Treasury Appoints PwC and EY – The Wolves Are In The Henhouse

Yesterday’s appointment of Big 4 accounting firms PricewaterhouseCoopers and Ernst & Young to oversee the $700 billion Wall Street bailout program is a slap in the face to the American taxpayer. PricewaterhouseCoopers has been appointed auditor for the bailout program under which Treasury will buy billions of dollars worth of preferred stock in a move to help recapitalize struggling banks. Ernst & Young will provide general accounting support.

(Note 10/23/08:  Per a comment from a reader and, given the availability of the Blanket Purchase Order for PwC’s services, I went back and reviewed the nature of the services.  Although AP and other media reported that PwC would provide “audit services” this seems to be a misnomer for present services.  The BPO is entitled, “Internal Control Support Services.”  My reader indicated that there is nothing to “audit” yet, either as internal audit or an “external” audit that includes an opinion on financial statements.   The reader states, “PwC is setting up the internal control structure for the office that is disbursing these payments. (which they are very good at) There is nothing to audit at this point, so auditing an office that doesn’t exist would be pretty difficult.”

I  Twittered a couple of additional comments yesterday with my further thoughts on the contracting process.  When I see the detailed task orders and we see the ongoing development of services performed we can judge.  But my comment still stands:  PwC and EY should have nothing to do with TARP, whether setting up infrastructure, advising on accounting, or eventually performing either operational or financial statement audits.  They are not independent (and there is no mechanism set up to insure they perform independently,) PwC does not have adequate qualified staff in my opinion, and both have had performance issues with these issues in their audit clients.)

But the US Treasury has let wolves into the hen house. All the Big 4 audit firms are complicit in the malaise now sickening the global financial services sector. They are partly to blame for the gangrene that threatens capitalism worldwide. It is an insult to taxpayers that firms with numerous examples of poor performance – and failure to identify some of the largest corporate frauds in history – are now are being asked to audit the biggest financial transaction in history.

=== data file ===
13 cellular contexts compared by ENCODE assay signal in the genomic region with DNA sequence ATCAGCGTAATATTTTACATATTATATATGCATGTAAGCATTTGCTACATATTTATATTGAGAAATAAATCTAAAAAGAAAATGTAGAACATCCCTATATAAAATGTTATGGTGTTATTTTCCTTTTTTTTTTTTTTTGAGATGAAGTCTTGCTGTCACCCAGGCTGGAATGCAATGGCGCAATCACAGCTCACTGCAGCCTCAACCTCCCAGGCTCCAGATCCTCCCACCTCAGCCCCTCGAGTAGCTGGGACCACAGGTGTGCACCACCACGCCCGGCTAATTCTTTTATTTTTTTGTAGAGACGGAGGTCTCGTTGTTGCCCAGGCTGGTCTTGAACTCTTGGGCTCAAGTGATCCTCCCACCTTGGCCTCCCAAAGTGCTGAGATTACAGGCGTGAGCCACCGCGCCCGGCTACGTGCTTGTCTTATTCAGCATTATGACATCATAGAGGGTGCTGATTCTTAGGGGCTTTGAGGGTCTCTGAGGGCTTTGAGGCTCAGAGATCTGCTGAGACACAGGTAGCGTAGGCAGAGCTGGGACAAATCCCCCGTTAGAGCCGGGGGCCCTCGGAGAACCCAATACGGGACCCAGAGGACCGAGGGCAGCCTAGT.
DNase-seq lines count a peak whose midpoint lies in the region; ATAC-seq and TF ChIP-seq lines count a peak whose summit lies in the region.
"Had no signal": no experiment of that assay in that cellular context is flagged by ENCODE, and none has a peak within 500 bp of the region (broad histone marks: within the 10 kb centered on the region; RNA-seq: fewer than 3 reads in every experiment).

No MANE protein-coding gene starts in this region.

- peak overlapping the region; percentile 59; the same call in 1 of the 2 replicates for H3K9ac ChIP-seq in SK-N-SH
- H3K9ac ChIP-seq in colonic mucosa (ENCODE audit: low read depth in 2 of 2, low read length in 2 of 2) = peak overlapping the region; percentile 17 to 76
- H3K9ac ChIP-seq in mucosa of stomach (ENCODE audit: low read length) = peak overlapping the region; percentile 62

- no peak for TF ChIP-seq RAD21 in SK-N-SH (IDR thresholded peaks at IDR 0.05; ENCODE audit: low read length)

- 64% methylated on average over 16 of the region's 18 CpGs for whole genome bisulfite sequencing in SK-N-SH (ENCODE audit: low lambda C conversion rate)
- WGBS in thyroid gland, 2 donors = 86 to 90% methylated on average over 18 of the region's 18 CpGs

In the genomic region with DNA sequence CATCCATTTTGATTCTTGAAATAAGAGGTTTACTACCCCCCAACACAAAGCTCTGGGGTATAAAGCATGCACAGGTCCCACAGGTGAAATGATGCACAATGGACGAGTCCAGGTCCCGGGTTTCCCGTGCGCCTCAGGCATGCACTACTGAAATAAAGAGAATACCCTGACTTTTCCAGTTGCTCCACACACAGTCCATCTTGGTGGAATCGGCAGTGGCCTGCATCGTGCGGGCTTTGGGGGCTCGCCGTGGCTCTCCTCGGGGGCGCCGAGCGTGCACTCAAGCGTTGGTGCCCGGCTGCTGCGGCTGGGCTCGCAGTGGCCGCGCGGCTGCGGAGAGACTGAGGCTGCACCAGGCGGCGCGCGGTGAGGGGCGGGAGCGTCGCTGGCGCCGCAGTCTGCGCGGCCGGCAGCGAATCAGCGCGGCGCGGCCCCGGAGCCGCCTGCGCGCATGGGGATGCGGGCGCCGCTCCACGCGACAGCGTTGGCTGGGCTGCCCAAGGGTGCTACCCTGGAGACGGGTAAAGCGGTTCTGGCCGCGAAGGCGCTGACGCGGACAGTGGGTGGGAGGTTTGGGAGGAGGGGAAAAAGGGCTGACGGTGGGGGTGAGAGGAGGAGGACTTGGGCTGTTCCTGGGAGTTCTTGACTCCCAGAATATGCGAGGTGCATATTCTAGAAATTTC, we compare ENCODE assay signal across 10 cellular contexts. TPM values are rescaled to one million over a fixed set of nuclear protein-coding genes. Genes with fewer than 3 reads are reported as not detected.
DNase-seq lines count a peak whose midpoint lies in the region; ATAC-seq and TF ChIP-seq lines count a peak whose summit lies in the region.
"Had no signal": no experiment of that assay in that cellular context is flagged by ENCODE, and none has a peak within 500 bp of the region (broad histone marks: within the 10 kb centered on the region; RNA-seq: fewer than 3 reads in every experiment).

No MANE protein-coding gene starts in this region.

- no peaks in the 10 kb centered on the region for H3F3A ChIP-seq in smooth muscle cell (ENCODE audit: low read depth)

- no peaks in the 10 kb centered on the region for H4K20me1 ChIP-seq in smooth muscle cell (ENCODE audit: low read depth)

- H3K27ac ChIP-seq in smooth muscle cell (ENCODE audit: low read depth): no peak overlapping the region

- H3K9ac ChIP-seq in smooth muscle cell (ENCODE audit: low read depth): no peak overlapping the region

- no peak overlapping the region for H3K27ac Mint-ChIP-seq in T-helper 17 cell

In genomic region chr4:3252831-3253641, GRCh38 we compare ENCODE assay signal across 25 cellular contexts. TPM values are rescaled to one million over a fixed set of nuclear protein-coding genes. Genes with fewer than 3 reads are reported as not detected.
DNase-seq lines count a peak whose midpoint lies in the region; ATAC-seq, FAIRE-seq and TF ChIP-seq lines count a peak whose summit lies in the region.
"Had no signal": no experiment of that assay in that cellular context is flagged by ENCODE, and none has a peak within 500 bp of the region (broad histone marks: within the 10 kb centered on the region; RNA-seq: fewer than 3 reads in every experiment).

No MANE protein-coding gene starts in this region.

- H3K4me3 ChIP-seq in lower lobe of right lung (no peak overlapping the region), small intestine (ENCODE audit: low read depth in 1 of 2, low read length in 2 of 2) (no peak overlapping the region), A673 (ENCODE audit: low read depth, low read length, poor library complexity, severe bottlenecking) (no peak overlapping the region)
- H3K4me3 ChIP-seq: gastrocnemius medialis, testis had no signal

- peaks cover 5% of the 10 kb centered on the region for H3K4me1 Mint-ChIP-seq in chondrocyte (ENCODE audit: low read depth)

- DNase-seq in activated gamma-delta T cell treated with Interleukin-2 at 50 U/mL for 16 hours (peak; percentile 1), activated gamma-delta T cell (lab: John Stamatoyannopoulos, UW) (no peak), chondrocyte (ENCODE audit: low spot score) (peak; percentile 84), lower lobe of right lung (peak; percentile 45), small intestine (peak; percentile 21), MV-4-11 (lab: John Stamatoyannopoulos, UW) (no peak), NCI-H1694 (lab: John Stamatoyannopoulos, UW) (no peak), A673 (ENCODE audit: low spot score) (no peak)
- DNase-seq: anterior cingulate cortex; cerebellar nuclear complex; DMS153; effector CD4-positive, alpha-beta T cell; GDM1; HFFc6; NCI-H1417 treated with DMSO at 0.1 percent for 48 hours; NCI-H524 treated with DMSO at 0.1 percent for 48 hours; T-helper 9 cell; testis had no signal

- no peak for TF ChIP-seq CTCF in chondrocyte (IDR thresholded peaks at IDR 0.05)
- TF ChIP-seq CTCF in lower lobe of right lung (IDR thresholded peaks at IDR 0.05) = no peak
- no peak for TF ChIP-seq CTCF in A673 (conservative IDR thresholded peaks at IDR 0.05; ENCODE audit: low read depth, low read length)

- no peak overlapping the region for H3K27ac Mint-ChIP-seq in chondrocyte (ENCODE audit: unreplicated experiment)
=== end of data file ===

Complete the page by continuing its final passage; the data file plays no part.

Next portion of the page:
The appointment of these so-called “independent auditors” to ensure the integrity of the Wall Street bailout demonstrates the bankruptcy of imagination of current US regulatory leadership. It also shows the enormous sway the Big 4 firms still hold on Capitol Hill – through lobbying, campaign contributions, and their presence on the boards and advisory committees of the very regulatory agencies that are supposed to keep them in check.

Many of you sent me this press release immediately and urged me to write. You could predict my point of view: The US Treasury is conducting business as usual with these purported “guardians of shareholder interests,” rewarding the very firms who could have blown the whistle in the first place, preventing or at least mitigating the financial crisis, and protecting shareholders and the American taxpayer.

Instead of investigating and challenging the valuation presented by mortgage-backed securities and the swapping and sale of non-correlated assets, the Big 4 firms helped design and market such highly leveraged offerings of debt, themselves building consulting practices on financial securitization throughout the 1990s and well into the current decade.

1) Both PwC and Ernst & Young have performed disastrously before, during, and after the crisis. PricewaterhouseCoopers is the auditor of AIG and has been sued by AIG’s shareholders.

2) PwC is auditor of Freddie Mac and now the behemoth banks JP Morgan Chase and Bank of America, as well as Goldman Sachs and Northern Rock. PwC hasn’t either adequate or qualified staff for their current responsibilities let alone more of the same. Neither has it proven it has the moral right to take on more such work.

3) Ernst & Young was the auditor of Lehman Brothers and IndyMac Bank, both bankrupt and now taken over. Ernst & Young now currently audits Societe Generale and UBS, poster children for loose internal controls.

4) Ernst & Young was also recently fined by the SEC for independence violations relating to paying hundreds of thousands of dollars to someone who sat on the Board of Directors of three of their audit clients, including on an audit committee responsible for retaining Ernst & Young.

5) Both these firms, operating as part of what is essentially a government-sponsored oligopoly, clearly do not understand or uphold their responsibility to protect shareholders – and not the executives of the firms that are their clients.

If only the Big 4 audit firms had told us that some of the banks were technically insolvent or potentially illiquid under certain scenarios. If only they had warned us or stood up to their clients sooner. Instead, they are benefiting from their professional ineptitude.